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Friday Night Lecture Series #3


Minako Waseda (Japan) received her Ph.D. in musicology from the University of California, Santa Barbara and currently teaches at Tokyo University of the Arts, Kunitachi College of Music, Keio University and Waseda University. Her major field of study is Japanese-American musical culture and related musical fields in Japan. Her publications include “Minzoku ongakugaku 12 no shiten” (12 Perspectives on Ethnomusicology, co-author, 2016), “Happyōkai bunkaron” (Amateur Stage Performance Culture, co-author, 2015), "Gospel Music in Japan: Transplantation and Localization of African American Religious Singing," Yearbook for Traditional Music 45 (2013), and “Minyō kara mita sekai ongaku” (Folk Song as World Music, co-author, 2011).  


2016-2017 Friday Night Lecture Series
“Japanese-American Musicians as Pioneers of Japanese Hawaiian Music”

Lecture Registration Information and Schedule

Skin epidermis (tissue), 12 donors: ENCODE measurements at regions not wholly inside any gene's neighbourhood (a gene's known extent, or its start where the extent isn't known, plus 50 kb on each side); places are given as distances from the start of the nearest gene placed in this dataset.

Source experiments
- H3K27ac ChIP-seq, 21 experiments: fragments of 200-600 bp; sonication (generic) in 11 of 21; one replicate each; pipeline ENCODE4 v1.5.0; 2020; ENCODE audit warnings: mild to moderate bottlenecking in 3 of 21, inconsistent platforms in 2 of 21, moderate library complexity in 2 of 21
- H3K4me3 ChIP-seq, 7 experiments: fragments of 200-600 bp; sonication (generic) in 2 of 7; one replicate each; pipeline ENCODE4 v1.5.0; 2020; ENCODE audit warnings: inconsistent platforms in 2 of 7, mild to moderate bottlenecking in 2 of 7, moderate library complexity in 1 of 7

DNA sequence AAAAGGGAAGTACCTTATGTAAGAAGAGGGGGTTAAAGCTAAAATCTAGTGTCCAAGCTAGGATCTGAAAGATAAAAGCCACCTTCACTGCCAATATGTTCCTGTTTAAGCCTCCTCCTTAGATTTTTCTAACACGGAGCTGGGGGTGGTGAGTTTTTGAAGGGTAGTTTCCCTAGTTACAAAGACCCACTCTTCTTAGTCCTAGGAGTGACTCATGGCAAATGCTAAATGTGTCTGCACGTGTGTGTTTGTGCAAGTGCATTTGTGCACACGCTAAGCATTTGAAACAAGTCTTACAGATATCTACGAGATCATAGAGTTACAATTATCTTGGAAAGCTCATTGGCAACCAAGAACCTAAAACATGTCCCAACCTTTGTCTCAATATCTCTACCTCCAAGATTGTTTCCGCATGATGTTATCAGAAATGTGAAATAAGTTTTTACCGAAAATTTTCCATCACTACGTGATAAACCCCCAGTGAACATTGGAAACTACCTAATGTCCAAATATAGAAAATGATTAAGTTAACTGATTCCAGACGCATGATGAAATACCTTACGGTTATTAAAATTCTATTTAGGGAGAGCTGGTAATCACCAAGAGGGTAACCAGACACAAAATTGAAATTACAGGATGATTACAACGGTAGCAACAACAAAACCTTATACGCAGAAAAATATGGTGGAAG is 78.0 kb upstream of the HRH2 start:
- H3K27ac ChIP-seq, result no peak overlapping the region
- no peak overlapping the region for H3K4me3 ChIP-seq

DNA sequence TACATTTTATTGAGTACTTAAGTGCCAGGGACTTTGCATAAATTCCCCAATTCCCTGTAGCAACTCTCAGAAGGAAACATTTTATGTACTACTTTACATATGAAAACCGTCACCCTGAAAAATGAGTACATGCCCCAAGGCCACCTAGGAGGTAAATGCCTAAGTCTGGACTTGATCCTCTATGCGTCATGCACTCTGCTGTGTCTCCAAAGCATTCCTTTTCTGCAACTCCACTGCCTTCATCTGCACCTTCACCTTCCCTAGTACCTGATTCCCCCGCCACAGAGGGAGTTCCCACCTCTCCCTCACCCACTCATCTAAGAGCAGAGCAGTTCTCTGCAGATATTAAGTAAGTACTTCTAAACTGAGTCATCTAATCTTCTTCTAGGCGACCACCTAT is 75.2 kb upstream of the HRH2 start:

Date: Friday, April 7, 2017
Time: 7:00PM Start (Doors Open 6:30PM)
Location: YIS Library, (YIS Campus)
258 Yamate-cho, Naka-ku, Yokohama
Fee: Free Admission. Advance registration required.
Advance registration required.
Tour Limit: 30 people
Language: English
Registration: Please contact the ICJC office at 045.263.8009 or by email at  Space is limited, so please register early.


 “The development of “Hawaiian music” in Japan began in the early 1930s with the appearance of the Haida Brothers and Buckie Shirakata, Japanese-American musicians from Hawaii.  These nisei or second-generation Japanese–American musicians not only introduced Hawaiian music to Japan, but also created new repertoires by fusing elements of Japanese popular music with those from Hawaiian music. Their adaptability to Japanese popular music was presumably cultivated in Hawaii, where it was extremely popular in the Japanese community, and then strengthened after their arrival in Japan. Their “bi-musicality” enabled them to create Japanese Hawaiian music simultaneously exotic and accessible to the Japanese. With various musical examples, this lecture identifies the nisei musicians as a vector for cultural transmission and transformation, and reveals a unique aspect of Japanese popular music history which has nonetheless received little academic attention.